What missing revenue?
So again I come back to the question of how Professor Murphy has reached the conclusion that attribution of revenues accrued from Scottish non-identifiable spend would remove an assumed “serious overstatement (of) the Scottish deficit”.
As a reminder, GERS 2016/17 shows Scotland with a notional fiscal deficit of £13,300m. Scotland’s non-identifiable contribution to the UK civil service is about £400m a year. We know that a significant proportion of this, if not all of it, is actually spent in Scotland but let’s pretend we aren’t aware of that and assume it is all spent in London instead. Even utilising the largest fiscal multiplier Professor Murphy’s own blog suggests (at a factor of 2.5 [LINK]) for that entire sum, we’d be estimating a £1,000m increase to GDP/GNI. With revenue rates around 37% of GDP that would be an estimated increase in tax take of £370m. Or a reduction to the deficit of just 0.23%.
And that’s ignoring the significant portion of non-identifiable spending which already takes place in Scotland, for which you’d need to provide an additional, and not insignificant, estimate. Not to mention non-identifiable spending in Scotland for which we actually contribute a lower proportion than is actually spent here – a good example being nuclear decommissioning for which we contribute an 8.3% per capita share but see 15.6% of total UK spend take place here.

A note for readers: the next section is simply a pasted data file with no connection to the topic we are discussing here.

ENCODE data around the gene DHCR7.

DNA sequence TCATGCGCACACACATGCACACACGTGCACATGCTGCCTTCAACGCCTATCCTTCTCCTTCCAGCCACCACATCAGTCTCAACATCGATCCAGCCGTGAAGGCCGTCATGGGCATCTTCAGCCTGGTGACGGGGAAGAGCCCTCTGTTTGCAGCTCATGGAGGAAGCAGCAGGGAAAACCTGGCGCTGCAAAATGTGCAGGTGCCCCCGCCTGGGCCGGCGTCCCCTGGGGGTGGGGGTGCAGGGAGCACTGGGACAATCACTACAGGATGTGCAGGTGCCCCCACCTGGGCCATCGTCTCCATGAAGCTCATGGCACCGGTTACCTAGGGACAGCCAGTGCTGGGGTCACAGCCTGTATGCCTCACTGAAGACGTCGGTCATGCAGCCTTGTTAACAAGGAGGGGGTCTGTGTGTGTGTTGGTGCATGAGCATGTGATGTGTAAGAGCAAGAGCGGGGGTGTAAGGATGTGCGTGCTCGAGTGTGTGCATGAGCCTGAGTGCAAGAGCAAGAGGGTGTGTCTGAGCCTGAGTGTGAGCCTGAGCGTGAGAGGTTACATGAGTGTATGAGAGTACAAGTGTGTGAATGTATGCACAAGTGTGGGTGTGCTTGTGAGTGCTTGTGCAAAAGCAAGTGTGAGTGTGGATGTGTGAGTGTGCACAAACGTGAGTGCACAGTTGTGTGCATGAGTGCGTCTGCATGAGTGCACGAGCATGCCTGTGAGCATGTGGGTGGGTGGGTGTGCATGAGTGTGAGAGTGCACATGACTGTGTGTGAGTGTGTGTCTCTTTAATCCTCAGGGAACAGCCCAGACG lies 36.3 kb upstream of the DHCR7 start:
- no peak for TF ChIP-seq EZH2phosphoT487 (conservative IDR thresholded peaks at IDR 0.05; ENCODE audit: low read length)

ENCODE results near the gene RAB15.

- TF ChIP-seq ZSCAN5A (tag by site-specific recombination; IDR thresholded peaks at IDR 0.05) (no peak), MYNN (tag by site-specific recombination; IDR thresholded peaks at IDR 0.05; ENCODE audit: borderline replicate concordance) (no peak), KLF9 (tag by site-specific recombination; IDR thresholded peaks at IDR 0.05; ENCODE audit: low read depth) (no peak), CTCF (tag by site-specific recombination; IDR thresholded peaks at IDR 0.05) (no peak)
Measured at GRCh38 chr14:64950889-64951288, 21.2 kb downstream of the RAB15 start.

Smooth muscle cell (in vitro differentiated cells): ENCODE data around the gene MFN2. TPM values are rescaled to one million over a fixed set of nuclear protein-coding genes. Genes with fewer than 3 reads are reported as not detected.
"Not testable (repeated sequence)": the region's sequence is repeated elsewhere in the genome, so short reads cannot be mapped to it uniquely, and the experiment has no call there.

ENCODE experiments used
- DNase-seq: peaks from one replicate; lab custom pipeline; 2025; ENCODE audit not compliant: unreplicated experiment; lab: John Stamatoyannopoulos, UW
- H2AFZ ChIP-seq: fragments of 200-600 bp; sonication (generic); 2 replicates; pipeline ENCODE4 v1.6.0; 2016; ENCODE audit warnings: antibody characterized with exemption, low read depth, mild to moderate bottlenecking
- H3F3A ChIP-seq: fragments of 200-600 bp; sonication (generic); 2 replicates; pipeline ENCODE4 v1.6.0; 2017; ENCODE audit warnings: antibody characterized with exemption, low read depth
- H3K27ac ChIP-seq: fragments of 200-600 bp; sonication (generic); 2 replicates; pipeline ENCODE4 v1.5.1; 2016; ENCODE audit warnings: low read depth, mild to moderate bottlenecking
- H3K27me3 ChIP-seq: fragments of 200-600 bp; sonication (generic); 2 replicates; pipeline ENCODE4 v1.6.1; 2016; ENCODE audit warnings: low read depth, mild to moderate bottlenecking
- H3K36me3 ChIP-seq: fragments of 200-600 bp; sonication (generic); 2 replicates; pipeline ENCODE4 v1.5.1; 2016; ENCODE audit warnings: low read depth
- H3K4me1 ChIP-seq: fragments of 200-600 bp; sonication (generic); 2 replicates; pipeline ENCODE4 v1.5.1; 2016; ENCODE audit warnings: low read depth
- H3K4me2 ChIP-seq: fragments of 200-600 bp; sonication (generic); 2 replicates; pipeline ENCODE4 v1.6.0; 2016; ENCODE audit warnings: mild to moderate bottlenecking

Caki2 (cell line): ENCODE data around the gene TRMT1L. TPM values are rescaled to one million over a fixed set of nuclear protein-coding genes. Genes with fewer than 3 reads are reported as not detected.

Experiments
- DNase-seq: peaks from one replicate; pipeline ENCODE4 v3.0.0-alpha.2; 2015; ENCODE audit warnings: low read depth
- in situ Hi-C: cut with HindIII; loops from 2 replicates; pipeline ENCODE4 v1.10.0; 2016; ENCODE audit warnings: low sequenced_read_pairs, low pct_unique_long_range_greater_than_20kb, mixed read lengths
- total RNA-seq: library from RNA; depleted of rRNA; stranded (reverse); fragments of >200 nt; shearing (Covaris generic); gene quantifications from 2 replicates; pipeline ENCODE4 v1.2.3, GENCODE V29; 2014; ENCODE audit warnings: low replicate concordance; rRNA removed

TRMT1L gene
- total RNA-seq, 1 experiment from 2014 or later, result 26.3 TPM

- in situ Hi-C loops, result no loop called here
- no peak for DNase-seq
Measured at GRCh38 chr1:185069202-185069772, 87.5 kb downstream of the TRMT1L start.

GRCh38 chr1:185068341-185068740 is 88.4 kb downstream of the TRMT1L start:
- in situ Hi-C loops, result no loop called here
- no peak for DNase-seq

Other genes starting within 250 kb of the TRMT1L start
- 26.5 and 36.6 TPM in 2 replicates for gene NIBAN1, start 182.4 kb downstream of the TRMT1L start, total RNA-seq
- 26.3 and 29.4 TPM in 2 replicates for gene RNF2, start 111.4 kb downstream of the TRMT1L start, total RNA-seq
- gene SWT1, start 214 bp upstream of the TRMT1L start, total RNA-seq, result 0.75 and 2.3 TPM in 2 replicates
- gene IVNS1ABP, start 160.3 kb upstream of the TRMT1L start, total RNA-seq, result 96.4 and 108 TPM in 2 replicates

As an aside, I do find it curious that a man who has derided the conclusions of GERS based on their reliance on mere estimates has now decided that the answer to his confusion over their “improbable” conclusions is that more estimates are required. It is seemingly implausible for the Treasury to accurately estimate Scottish income tax revenues but their refusal to provide an estimate of the revenue accrued from Scottish non-identifiable spending on civil service employment across the rest of the UK, along with the resulting fiscal multipliers, well that’s just unforgivable. Clear evidence that Whitehall wishes to starve Scotland of data.
So where is the material change here? Where is the missing revenue that has created this “serious overstatement”? I struggle to believe that anyone who has studied the inputs to GERS, reviewed the methodology and understands what constitutes the non-identifiable spending would go on to claim that revenue accrued could go on to fill a £13bn deficit.
Again, I’m forced to conclude that Professor Murphy has reached his conclusion first and then gone looking for reasons to justify his argument. I suspect he’ll soon find that he needs to keep looking.
This is an abridged version of the analysis frst published in full (with notes) on the author’s site